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Thu, 23 Sep 2021 09:45
New York, like many other states, is enmeshed in the process of redrawing legislative districts. The outcome of the reconfiguring could be crucial in determining which party takes control of the House of Representatives next year. Clearly aware of the stakes, New York Democrats are considering a tactic that is usually a preserve of the Republican Party: gerrymandering. Guest: Nicholas Fandos, a political correspondent for The New York Times.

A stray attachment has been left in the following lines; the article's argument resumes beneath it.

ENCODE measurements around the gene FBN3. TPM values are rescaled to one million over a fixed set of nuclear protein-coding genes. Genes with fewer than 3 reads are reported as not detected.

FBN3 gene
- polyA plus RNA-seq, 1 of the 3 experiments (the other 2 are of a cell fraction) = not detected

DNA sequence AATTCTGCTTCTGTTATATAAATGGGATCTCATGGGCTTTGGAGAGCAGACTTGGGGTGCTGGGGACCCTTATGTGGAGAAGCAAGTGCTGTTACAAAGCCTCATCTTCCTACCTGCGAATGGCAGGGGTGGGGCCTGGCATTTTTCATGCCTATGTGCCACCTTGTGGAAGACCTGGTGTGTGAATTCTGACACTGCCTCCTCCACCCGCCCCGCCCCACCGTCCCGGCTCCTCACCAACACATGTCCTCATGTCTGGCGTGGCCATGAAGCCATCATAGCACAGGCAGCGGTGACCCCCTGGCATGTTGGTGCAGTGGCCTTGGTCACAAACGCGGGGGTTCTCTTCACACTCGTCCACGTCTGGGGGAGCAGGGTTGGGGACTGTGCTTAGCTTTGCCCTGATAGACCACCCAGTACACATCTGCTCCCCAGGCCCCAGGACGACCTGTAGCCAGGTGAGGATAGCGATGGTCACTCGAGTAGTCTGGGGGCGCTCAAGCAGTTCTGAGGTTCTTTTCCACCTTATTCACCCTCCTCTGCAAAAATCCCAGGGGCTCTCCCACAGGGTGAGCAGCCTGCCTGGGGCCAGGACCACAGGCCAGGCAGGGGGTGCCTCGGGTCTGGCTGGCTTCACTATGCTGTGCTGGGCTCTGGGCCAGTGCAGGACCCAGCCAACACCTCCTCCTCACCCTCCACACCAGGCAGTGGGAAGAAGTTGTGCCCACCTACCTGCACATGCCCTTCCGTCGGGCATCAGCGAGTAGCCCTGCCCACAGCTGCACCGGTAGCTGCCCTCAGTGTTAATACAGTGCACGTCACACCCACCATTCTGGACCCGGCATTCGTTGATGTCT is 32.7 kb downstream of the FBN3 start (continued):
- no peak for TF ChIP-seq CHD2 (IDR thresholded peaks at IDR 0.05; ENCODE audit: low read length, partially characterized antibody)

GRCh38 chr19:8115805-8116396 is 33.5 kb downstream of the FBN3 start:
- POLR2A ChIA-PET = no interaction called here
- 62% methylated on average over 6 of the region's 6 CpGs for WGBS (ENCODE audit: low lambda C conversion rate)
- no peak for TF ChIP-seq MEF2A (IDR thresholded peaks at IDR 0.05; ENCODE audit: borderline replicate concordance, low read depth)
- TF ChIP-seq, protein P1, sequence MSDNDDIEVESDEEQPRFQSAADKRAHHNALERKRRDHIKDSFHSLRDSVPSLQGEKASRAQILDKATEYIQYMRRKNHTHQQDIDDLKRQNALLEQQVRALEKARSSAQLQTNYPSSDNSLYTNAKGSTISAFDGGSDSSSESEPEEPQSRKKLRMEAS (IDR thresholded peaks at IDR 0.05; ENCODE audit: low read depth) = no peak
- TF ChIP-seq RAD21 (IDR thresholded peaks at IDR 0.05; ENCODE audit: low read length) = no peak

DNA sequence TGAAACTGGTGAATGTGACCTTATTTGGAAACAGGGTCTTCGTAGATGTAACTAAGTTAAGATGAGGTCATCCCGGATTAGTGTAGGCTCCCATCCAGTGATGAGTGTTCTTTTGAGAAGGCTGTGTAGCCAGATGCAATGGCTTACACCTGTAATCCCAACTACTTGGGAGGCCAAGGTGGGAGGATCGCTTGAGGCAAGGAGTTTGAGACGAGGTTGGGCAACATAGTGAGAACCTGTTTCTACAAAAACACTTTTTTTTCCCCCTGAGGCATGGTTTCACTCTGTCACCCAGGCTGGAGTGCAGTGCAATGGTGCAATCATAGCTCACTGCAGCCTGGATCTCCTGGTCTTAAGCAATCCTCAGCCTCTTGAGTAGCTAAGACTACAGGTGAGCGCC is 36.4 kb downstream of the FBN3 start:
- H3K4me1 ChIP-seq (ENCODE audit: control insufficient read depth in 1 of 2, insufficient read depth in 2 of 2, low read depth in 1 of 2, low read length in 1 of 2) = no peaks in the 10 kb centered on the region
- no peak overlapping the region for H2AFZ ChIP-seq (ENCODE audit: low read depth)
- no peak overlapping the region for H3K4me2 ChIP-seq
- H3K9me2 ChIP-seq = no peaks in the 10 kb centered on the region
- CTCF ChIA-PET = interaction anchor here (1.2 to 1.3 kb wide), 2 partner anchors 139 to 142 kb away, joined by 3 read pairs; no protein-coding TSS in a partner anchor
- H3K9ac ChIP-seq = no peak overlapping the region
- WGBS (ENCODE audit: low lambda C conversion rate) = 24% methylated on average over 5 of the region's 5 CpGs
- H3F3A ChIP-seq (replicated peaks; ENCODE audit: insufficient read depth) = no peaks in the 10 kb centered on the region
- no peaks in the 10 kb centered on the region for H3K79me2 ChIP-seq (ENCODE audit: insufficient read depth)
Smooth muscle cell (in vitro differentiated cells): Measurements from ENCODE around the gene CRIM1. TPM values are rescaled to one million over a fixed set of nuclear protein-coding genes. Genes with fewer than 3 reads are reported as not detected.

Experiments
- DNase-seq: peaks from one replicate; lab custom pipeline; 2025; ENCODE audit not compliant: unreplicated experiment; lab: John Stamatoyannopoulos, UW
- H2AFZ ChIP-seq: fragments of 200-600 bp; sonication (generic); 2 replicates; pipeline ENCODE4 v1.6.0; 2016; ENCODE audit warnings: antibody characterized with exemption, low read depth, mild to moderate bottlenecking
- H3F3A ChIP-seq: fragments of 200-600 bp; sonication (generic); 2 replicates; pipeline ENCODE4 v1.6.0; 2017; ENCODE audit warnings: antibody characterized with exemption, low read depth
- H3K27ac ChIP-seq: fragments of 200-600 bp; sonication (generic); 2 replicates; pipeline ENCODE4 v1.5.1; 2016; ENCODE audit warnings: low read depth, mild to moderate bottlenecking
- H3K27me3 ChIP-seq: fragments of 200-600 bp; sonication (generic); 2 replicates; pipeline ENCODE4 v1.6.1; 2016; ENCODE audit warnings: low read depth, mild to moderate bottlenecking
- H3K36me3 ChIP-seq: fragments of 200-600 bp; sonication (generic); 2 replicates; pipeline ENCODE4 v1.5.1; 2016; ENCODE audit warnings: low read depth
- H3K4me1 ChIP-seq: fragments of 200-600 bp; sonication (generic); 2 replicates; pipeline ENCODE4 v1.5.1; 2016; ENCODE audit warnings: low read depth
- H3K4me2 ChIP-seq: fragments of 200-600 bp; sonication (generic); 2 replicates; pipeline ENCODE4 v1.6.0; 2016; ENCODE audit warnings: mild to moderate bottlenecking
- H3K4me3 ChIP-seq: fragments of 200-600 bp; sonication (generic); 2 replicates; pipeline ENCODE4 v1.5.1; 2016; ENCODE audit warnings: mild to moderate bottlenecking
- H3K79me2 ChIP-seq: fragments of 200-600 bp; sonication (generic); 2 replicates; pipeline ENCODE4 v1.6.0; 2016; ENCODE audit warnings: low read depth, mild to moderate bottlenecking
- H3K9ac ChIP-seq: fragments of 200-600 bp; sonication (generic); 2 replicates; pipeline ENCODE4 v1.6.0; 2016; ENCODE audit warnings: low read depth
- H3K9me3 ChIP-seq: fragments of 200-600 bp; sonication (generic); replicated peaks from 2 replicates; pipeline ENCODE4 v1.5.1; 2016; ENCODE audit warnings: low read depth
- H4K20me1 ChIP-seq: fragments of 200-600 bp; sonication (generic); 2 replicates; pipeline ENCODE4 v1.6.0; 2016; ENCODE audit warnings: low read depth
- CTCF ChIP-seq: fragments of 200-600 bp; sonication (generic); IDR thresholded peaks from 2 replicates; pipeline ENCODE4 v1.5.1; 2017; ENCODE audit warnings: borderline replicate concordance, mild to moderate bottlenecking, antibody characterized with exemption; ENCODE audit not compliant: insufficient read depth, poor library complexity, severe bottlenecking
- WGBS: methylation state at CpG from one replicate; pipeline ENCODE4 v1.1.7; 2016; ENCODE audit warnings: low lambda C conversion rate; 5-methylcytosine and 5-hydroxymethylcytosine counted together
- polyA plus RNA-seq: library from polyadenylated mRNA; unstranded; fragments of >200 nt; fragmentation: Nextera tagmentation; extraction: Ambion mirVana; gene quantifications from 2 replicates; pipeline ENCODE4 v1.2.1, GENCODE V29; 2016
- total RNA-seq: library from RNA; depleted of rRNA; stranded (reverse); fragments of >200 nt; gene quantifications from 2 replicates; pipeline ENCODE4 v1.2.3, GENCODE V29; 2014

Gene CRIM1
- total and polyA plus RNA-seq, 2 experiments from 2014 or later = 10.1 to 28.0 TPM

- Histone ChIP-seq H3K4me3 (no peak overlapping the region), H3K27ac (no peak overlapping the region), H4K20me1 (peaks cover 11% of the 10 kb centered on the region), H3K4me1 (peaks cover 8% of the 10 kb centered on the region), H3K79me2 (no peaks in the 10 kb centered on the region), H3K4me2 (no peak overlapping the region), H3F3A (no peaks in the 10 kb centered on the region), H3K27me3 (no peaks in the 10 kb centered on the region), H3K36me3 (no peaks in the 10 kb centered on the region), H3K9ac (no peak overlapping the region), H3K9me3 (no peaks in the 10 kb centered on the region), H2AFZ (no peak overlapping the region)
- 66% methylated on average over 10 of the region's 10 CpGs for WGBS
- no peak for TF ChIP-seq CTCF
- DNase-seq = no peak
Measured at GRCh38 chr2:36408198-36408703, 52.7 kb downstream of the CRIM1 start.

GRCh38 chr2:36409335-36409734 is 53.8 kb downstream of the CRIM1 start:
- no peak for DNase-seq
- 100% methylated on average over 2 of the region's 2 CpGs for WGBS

From the New York Times I'm Michael Barbaro, this is a daily. Over the past decade, Republicans have successfully redrawn congressional districts across the country to their political advantage. Now, Democrats in New York say it's time to use the same playbook. A stead Harnden spoke with our colleague Nick Fandos. It's Thursday, September 23rd. So, Nick, you're in New York now? Was a was there not enough good breakfast sandwiches in Washington DC for your liking? The bagel scene couldn't keep up, so I decided I needed to start looking a little further afield. So you trade it locales, but the fight in Washington was about, you know, things like voting rights and gerrymandering. That seems to be what's happening in New York also. Yeah, it's funny. I mean, literally, I spent a lot of my spring and summer really focused on Democrats pushing Congress to try and pass this major voting rights legislation, which also included a big provision that would have outlawed gerrymandering of congressional districts across the country. And lo and behold, I get up here to New York to start. A new job. And that's the first story that smacks me right in the face. I mean, New York, it turns out, is in the thick of it, and it's going to be a very big part of the national story on gerrymandering and elections in this coming year. What is happening in New York specifically related to gerrymander. So this year in New York, like every other state in the country, got back detailed population data from the 2020 census. And the Constitution says that once this data is in hand, showing where people have moved in. Populations have increased and declined. Every state has to go and redraw its congressional and legislative districts, and so where you lay the lines could go a long way in determining who's going to control the House of Representatives in DC right now, that's the Democrats by only the slimmest of margins. And Republicans think they have a good shot in the 2022 midterms to retake control of the house. And the redistricting process could really either help them do that or make it harder for them to do that, depending on who gets. The upper hand. Right. So coming out of the senses, state legislatures are empowered to draw these new maps. And those maps will develop the sort of rules of the game when we think about the midterms next year. But that's happening all across the country. And states. What specifically is different here about New York? Yeah. So there's a couple of things I think that are really interesting about New York, and we'll tell us something about this whole process. One, just as a baseline, New York is a really big state, right? So it's one of the largest single delegations. The Congress and the country up there with Texas and California and Florida, so you're just talking about a lot of seats right off the bat. But something happened in New York or was supposed to have changed after the last time this redistricting process played out in 2010 to 2012. Back then, lawmakers here who had a divided Republican and Democratic government really struggled to draw lines. It was like a total mess. They couldn't come to an agreement and ultimately had to ask courts to get involved, and they appointed a special master and drew lines that nobody really loved but they could live with. But as a part of this whole partisan fight, there was an agreement to put together for the first time a Commission that would be bipartisan and try to take the process of drawing district lines out of the hands of politicians and give it to a more independent group of people who would have to find a bipartisan. Solution. And so they put it before voters. It's a constitutional amendment. And in 2014 that was adopted by a wide margin. And what it meant is that this year, 2021, this redistricting cycle is supposed to be the first time that this independent Commission takes over and draws fair maps down the middle. That just represented the state as it was and didn't tip towards the Republicans or the Democrats. So the idea was that instead of Republican and Democratic lawmakers having some political fight about these maps, that this bipartisan Commission would come to an independent, politically neutral decision about the maps that would be fair. That's the idea and the ambition. But in the time between when New York voters went to the polls and approved this Commission created in 2014, and now voters also went and gave Democrats super majorities in the legislature in Albany and kept the governor's mansion under Democratic control. So basically, now you have Democrats in control of everything and so convincingly so that they can constitutionally come in and just overpower the independent Commission. You are speaking to my political nerd soul, but I wanna slow it down. You're saying that Democrats have a large enough majority in both the State Assembly and the state Senate that they can actually override anything that this independent, bipartisan Commission comes up with when it comes to redistricting? That's right. So that Commission can go and do its work and hold dozens of hearings and it could produce sterling maps. And, you know, if top Democrats in Albany or in Washington decided we don't like it, they can just tear it up and throw it out. As long as all their members go along with them, they, at the end of the day end up with the pen and the map. And, you know, there are some rules that govern how they proceed from there, but they basically can draw lines where they want. And there's an opportunity here, I think, that folks in Washington and Albany are beginning to see for them to really try and run the table and squeeze out a lot of Republicans. So with increased democratic control of this process, can you tell me what that actually looks like? What can Democrats do with this newfound power in relationship to these maps? Yeah. So if you kind of picture a map of New York State in front of yourself instead, you know, there's kind of three or four big regions. And basically in every one of those regions, in Long Island and New York City and upstate, there are Republican seats that are currently held by Republican members of Congress that Democrats could move more. Liberal voters into basically and turn blue. O if you take all of that as a whole and you consider the fact that New York also is going to lose 1 congressional seat overall because it didn't keep pace with growth in the rest of the country. What you could end up with is a scenario that would be something like 23 Democrats and only three Republicans representing the state of New York and Washington compared to 19 Democrats and eight Republicans today. That's a pretty significant swing. I mean as many as five. Republicans that could be losing their seats after next year's midterms. Wow. Now, of course candidates have to run and win, and flukes can always happen. Maybe they'll lose a winnable seat, but the conditions will be pretty favorable for them to get the result they want. Isn't this a bit ironic? I hear Democrats so often, particularly in Washington, talk about the need to eliminate gerrymandering. As you mentioned pushing that bill in DC that would stop states. I'm doing it. So you're saying that even as they're doing that in DC, Democrats on the state level are engaging in that same thing. Exactly. And that's one of the things that makes this so fascinating to watch. Remember, you know, New York senior senator, whose seat is not at stake here, but it's involved in this process, is Chuck Schumer, who's the Majority Leader of the Senate, who's leading the push for that bill that I spent so much time covering in my old job and, you know, the same day that this process was getting underway in New York. Omer was down in DC partisans across the country are sharpening their knives for a coming spade of vicious gerrymandering. Which further threatens to divide our politics. Talking about how horrible gerrymandering is and how we need to get rid of it on the national level end partisan gerrymandering stopped the score. And so you have this real kind of dissonance between Democrats stated values and what they're doing in states like New York and some others across the country. This is unacceptable. So the Senate must act. I yield the floor. But, you know, when I talk to Democrats, they are perfectly aware of this hypocrisy and basically say they're willing to live with it because they don't want their values to get in the way of what they see is at stake here. And we've got to remember, it's huge that the 2022 midterms will determine who is in control of Congress and gerrymandering. Laying down kind of the lines on the playing field is going to go a long way in determining that outcome. We'll be right back. So, Nick, how does what's happening in New York fit into the national picture and the midterm elections, which are, you know, somewhat shockingly, only about a year away? Yeah, that's right. I mean, they're hurtling at us fast. And, you know, obviously, any election in midterm presidential election hinges on a lot of things. But as we were just alluding to, New York is not the only state that's drawing its lines right now. Every state is drawing its lines, and that's Republican states, democratic states. And the aggregate picture of those is going to go a long way in determining. Who ends up with control of the house in 2022 or after that election? And not every state does it the same. There's kind of three types of states. There are states where Republicans and Democrats share power. That's how New York used to be. So basically, they've got to come up with some sort of compromise or agreement to move forward, and the lines are probably going to end up being fairer as a result. Then there are states that truly have independent commissions that can't be overridden by politicians in the legislature. So the biggest example is California. But there are Republican states as well, like Arizona for instance. And then there are a bunch of states where one party affectively gets to draw the lines. You know, there are Republican and Democratic states that fall into this category. Illinois comes to mind, Maryland on the Democratic side. There are some purple states like Ohio and Wisconsin where Republicans have really had the upper hand even as they're sometimes competitive around election time. But the biggest bulk are the states where Republicans are drawing the line. They're just simply more of them where they have total control over this process. And in places like Texas and Florida and North Carolina, they're going to be coming out looking to press their advantage as far as they can this cycle. And that could be across the country, maybe up to a dozen seats, enough to tip the balance in a House of Representatives that, you know, is really divided by a razor thin margin right now. So in that third bucket of states that are under the control of a political party, there's just much more of those states where Republicans are drawing the maps. So that puts pressure on New York to be a democratic counter to that. Yeah, I think that is exactly right, but it's even more significant, unlike a lot of those states, Texas or even Illinois, where they've already gerrymandered past maps. To kind of squeeze out benefits. You know, New York's last map, as we said, was drawn by a judge, was a little bit fairer. And so Democrats this time around are looking at potentially a much larger gain than any other state. We'll see. Put another way, if you look across the country, New York has the potential to be the single most powerful gerrymandering weapon that either party has in the country this redistricting cycle, and to potentially be a bulwark. Against some of those Republican gains to a degree that Democrats hope can keep them competitive in the fight to keep the House, is there a chance that the Court will step in and intervene against this New York redistricting, which as you mentioned is so key for Democrats nationally? Yeah, I think that this is a really important question because, you know, in a state like New York, are really any of these others, the party that is not empower? And even voters are almost certain to file lawsuits challenging? These different maps, and it may well be that state courts weigh in, and it's happened in recent election cycles in several different states where they've come in and struck down certain districts or said you need to redraw this. But if you zoom out to the federal level at the same time, the federal courts really starting with the Supreme Court, have sent a couple of really strong signals since the last redistricting cycle played out that they're not interested in waiting in here in one case. The justices pretty directly signaled that they're just not interested in getting involved in partisan fights over district lines. And in another case, which was a real landmark in 2013, the justices struck down a key provision at the heart of the 1965 Voting Rights Act that required states with a history of discrimination to present their maps to the federal government for kind of pre approval before they took effect to make sure that they weren't discriminatory. So if you take. Both of those things together, this is going to be the first national redistricting cycle that proceeds, really without those major guardrails that have governed it in the past. Or are they kept politicians from really testing the outer limits of what they could do? And you know, nobody knows exactly what the result of that is going to be, but it's probably going to take us to some places that we haven't seen before. OK, so if legal challenges to New York and other states redistricting plans are unlikely to be successful, at least at the federal level, and we expect these maps to be redrawn and politicized ahead of the midterms, where does that leave us? What are you taking away from this redistricting fight in New York and nationally? Yeah, well, if you'll bear with me for just a second instead to to zoom back really far. Gerrymandering has been a part of American politics basically since the founding of the Republic. It gets its name from former governor of Massachusetts, as you probably know, Eldridge Jerry, who's signed a new district map into effect in the early 19th century that was so warped that had this, you know, long kind of curving district in Massachusetts that looked like a salamander. And so its critics combined his name with that shape and came up with gerrymander. And it's been a. Proud or perhaps embarrassing political tradition in this country ever since. But, you know, I think what I take away from this cycle, and if you look at the past, several states are getting more and more effective at eking out partisan advantage from this process. And so, you know, the fact that the federal courts are imposing fewer limits mean that partisan lawmakers have even more latitude and incentive to go and try and push the boundaries to eke out. More advantage districts become more partisan. You know, deeper blue or deeper red and less purple. And that affects what kind of people run for office. You know, for instance, you take a district that right now is your classic true swing district. It's got Republicans and Democrats and some independents. Well, if you're a candidate that's going to succeed there under those conditions, you're going to present yourself and focus on issues that are very different than if you're competing in a dark blue or dark red district. Where, you know, your primary challenge is not winning a general election against the other party, but winning a primary election against your own party, where ideological purity maybe is more important than what you've accomplished in Washington or your ability to make a deal. And if you replicate that across dozens or hundreds of districts across the country, you can start to see why Congress is such a flaming mess most of the time. You know, what you're describing seems like a real rock and hard. Place situation for Democrats at once. They are behind in this kind of national race because they have not engaged in that level of partisan gerrymandering, didn't have the power to. And then at the same time, they're seeking to engage in that level to make up that gap. Where do we go from here? It feels like we're in a situation where the parties feel not only like they gerrymander because they can, but they gerrymander because they feel they must. Yeah, I I wish I had a clear answer to that. I think, you know, if you look across the country. Every year we are seeing more and more states where the voters, either by ballot initiative or demand, do put in place real independent authorities to try and break the back of this thing. But then there's states like New York where voters think they're doing that and actually The thing is doesn't have the desired effect and partisan interest overcomes it. So it may be that we're headed to a place where voters are just fed up. But, you know, it may also be the case that voters are kind of shaped and respond to this. Reality, too, and become more partisan themselves. Democrats that I've heard from both on social media, you know, and just in my e-mail inbox, who were adamant supporters of the federal legislation that would get rid of gerrymandering that I was covering all summer that are now coming and saying basically like, you know, good for them for not backing down, good for them for not letting the Republicans be the only people competing on the gerrymandering front. To me that suggests that maybe voters are just going to let this go on for a while longer. Right. There's the assumption that this is an inherent perversion of democracy that voters would be mad at. But maybe Congress is more partisan because we're more partisan ourselves. Yeah, I don't know. It's that maybe we're just in a feedback loop and that's where we're stuck for now and it's just going to continue on and on. Thank you, Nick, for your time. Hey, thanks so much. It's happy to do it. We'll be right back. Here's what else you need to another day. In terms of the tone of the call, it was a friendly it was. On Wednesday, President Biden and French President Emmanuel Macron attempted to repair their damaged relationship during a phone call, their first since France reacted with outrage to a US deal to sell submarines to Australia. That deal had undermined a French deal to sell submarines to Australia. We're hopeful, and the president is hopeful. This is a step in returning to normal in a long, important, abiding relationship that the United States has with France. It was after the call, France said, that it would reinstate the French ambassador to the US, whom it had recalled to France in an act of protest. And. A bipartisan congressional effort to reform policing in the wake of nationwide protest over police brutality has collapsed. Senators working on the reform said that negotiations had deadlocked over, among other things, the question of whether police officers who commit misconduct should continue to be granted immunity from civil lawsuits. Democrats wanted to end the protection, but Republicans. Refused. Today's episode was produced by Sydney Harper and Austin Mitchell with help from Soraya Shockley and Rob Zippo. It was edited by MJ Davis Lynn and Dave Shaw's original music by Marian Lozano and engineered by Chris Wood. Our theme music is by Jim Brunberg and Ben Landberg of Wonderland. That's it for the daily. I'm Michael obaro. See you tomorrow.